If you are already have a burr grinder and you are buying whole bean coffee, you’re a step ahead. There are several grinder options in the market place today; but which one should you buy? The whirly blade seems to be the most common grinder in the kitchens of yesteryear and still today, but are they any good? They are OK if that’s your only option, but, you should understand that you will not get a consistent grind since it can’t determine what’s been chopped and what hasn’t. The best way to help these little grinders along is to pulse them because if you hold down the switch or leave it on, you will eventually build up friction and in turn create heat that can impart an unfavorable taste in your coffee. With a burr grinder, and what makes them the best option, your coffee makes only one pass through the burrs and the grind drops down into a catch container. You can set the grind from course for the french press to Turkish for the Ibrik; and anywhere in between. It’s essential that you have the proper grind for the particular brewing method you use so that you can truly enjoy that wonderful cup of coffee. French press takes a very course grind because the grounds are immersed and steeped in the water for that brewing method. If you were to put a Turkish grind in a french press, you would have more surface area of the bean exposed to the water and it deliver a very bitter cup. So it’s very important to make sure your grind is correct for your brewing method. So many think their morning espresso is loaded with caffeine that they forgo their press or drip pot; it’s not. The grind in a shot of espresso is only in contact with the water for 25-30 seconds vs. a drip pot or press in which the grind is in contact with the water for approximately 3 minutes therefore extracting more caffeine. One very important thing I’d like to mention here is when coffee is done brewing, it’s done; that’s why the grind is so important, so you get the proper extraction. Do not reuse the grounds, you will only be extracting the bitters in the coffee grounds. Perk pots, I believe are the most mis understood brewing methods, because people will leave the brew basket in and let the water continue to flow over the grind; eventually the pot becomes very bitter. When the pot is done perking remove the basket and discard the grounds; you will have an amazing cup of coffee. For a consistent ‘Gold Cup Standard’ cup of coffee use 2 level TBSP for every 6 oz of water. I suggest putting a 3/4 cup measuring cup in your coffee bag so you will always have the right ‘Scoop’ for your 8-12 cup drip pot. Have you ever had a weak cup of coffee that tasted so bitter you could hardly drink it? If you don’t have the right water to grounds ratio you will havwe a rotten coffee experience. Fall short on the grounds and you have a bitter cup because the water washes over the grounds and eventually extracts the bitters – to much, well, it’s strong. This is the best little conicle burr grinder I have found: Consistency is important – Happy Brewing.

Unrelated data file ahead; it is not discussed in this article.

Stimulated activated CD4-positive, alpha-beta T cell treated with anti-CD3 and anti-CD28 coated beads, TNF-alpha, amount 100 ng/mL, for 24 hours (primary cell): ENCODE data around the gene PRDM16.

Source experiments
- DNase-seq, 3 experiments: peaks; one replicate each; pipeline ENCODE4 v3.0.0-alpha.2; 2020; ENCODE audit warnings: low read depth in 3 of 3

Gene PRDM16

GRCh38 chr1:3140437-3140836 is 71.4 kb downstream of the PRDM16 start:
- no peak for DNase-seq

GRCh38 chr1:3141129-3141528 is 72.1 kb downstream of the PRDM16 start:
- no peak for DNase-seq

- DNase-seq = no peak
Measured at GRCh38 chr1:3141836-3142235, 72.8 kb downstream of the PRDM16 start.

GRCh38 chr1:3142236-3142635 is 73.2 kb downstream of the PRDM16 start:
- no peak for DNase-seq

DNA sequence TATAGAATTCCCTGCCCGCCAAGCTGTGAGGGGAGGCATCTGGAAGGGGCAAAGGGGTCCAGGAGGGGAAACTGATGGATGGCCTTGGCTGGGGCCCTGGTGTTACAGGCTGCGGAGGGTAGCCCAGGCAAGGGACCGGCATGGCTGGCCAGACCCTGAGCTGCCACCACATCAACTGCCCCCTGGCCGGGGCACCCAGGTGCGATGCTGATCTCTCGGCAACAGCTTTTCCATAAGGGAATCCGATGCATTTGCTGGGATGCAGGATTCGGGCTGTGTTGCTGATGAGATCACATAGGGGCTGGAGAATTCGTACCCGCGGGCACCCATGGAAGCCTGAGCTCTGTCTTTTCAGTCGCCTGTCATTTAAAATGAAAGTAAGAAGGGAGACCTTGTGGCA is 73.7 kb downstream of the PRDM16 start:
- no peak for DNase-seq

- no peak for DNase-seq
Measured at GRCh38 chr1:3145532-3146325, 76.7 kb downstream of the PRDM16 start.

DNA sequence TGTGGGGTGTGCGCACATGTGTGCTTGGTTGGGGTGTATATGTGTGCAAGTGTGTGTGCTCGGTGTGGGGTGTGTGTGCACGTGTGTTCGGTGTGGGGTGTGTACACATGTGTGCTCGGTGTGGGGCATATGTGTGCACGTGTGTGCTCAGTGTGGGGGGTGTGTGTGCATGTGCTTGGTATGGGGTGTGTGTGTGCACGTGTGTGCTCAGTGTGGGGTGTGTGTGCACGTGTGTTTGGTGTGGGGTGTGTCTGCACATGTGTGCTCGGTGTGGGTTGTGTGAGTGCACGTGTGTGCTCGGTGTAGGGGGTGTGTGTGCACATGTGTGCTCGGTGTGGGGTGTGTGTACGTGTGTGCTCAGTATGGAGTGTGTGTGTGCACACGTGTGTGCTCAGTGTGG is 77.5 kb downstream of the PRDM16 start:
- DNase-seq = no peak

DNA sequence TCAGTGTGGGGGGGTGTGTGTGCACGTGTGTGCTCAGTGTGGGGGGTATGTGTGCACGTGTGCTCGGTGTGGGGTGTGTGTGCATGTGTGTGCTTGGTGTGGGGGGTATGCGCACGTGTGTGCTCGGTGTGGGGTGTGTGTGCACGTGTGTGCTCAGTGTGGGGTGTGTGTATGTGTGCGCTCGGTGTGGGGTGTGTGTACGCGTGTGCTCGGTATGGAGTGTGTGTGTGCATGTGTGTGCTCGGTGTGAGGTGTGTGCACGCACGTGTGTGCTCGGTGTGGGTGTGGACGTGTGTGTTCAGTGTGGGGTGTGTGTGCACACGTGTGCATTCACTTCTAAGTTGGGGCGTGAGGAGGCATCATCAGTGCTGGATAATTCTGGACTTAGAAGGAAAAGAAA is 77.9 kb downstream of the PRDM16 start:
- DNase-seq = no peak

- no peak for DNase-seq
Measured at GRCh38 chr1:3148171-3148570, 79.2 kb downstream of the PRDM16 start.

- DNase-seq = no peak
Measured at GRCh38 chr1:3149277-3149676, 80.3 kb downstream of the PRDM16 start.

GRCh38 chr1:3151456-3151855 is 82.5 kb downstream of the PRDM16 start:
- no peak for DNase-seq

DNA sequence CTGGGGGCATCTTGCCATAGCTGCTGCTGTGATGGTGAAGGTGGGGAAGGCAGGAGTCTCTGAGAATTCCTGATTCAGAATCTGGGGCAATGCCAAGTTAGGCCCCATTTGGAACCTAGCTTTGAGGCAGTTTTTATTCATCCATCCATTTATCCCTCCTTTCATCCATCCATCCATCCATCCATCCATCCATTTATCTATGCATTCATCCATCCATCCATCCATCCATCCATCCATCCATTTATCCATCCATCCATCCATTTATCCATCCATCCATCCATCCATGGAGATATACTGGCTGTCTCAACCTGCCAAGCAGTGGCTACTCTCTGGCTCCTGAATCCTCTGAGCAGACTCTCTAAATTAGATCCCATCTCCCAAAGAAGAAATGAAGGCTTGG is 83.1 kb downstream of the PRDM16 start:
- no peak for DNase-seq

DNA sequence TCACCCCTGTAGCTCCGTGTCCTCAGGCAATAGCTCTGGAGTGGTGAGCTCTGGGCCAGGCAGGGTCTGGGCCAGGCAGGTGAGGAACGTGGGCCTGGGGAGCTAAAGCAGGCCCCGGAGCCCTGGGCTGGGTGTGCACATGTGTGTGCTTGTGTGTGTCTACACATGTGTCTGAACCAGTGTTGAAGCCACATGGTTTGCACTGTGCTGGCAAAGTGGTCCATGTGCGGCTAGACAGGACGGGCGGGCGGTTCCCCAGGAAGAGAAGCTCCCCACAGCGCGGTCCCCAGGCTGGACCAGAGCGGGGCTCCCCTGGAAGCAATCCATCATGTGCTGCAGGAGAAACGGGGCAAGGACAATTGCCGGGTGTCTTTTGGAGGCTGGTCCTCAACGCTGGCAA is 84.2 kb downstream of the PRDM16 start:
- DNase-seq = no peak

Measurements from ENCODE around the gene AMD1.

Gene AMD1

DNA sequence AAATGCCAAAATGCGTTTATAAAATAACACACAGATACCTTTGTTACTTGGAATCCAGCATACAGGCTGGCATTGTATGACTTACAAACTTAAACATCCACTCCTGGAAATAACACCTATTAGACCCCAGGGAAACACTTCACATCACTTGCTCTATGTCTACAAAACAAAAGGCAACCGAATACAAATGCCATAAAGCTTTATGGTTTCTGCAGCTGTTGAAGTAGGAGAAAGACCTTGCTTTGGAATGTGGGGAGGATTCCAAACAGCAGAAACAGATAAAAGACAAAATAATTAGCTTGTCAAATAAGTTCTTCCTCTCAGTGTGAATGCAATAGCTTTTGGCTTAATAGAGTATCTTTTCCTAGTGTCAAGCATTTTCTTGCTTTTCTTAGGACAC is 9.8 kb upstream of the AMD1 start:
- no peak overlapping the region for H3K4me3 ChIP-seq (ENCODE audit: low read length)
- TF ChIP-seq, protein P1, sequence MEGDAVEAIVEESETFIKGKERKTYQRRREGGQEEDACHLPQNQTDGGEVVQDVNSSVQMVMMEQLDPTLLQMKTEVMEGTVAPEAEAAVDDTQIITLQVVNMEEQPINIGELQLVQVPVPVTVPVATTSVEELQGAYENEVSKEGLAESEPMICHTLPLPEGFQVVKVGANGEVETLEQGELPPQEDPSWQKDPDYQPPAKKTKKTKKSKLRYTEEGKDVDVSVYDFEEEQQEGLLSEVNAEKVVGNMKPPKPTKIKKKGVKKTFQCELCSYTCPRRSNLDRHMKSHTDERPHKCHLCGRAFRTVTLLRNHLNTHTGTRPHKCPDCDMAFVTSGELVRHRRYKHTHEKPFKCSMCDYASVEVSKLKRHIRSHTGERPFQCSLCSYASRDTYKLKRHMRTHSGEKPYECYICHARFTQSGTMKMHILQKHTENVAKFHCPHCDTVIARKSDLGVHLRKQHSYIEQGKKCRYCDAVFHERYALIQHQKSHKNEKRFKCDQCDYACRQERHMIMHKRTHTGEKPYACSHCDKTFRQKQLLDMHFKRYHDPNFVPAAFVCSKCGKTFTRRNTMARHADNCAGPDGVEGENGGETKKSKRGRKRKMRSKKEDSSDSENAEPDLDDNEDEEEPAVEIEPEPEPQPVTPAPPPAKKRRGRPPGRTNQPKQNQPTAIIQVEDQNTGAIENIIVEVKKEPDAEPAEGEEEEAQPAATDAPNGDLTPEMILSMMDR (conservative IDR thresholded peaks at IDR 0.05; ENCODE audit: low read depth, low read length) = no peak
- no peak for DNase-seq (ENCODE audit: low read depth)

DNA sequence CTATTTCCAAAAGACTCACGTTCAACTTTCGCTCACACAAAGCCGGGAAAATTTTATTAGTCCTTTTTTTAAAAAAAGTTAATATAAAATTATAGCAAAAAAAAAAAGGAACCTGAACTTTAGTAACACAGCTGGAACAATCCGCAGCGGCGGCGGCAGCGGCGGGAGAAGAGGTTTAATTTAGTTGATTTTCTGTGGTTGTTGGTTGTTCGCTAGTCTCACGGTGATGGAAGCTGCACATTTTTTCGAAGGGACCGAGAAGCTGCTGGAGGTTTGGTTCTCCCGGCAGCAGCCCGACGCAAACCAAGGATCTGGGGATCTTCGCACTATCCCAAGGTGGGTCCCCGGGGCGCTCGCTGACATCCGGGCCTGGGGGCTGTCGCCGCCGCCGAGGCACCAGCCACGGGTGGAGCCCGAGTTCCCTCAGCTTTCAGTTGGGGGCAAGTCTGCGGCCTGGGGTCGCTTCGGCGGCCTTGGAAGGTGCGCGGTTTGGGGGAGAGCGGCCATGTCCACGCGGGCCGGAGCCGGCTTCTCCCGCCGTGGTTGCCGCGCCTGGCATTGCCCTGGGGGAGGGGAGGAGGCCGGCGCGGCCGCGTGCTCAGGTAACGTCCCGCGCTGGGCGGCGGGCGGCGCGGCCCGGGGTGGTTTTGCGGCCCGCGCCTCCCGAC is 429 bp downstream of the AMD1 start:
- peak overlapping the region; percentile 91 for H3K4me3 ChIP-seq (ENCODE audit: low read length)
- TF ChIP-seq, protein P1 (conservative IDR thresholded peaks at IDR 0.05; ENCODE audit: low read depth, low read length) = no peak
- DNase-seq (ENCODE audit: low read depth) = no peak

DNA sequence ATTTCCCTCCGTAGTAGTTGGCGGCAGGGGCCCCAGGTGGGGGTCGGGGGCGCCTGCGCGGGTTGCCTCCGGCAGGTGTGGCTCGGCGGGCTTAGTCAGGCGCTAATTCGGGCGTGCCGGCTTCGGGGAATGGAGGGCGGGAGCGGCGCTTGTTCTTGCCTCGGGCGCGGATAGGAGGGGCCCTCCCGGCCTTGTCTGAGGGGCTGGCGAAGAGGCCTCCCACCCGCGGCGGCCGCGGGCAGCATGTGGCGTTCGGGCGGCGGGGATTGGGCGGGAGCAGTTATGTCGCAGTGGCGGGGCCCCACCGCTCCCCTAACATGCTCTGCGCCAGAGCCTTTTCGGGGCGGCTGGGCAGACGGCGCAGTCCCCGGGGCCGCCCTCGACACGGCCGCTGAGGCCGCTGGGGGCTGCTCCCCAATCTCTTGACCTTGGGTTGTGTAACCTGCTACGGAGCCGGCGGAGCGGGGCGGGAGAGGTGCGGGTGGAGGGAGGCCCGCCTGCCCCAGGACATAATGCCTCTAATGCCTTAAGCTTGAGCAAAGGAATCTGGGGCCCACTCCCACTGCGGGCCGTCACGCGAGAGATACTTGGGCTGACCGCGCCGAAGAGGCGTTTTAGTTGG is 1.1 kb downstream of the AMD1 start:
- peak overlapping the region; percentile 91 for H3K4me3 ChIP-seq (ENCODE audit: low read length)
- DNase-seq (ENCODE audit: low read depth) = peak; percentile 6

Drink Fresh ~ Cheers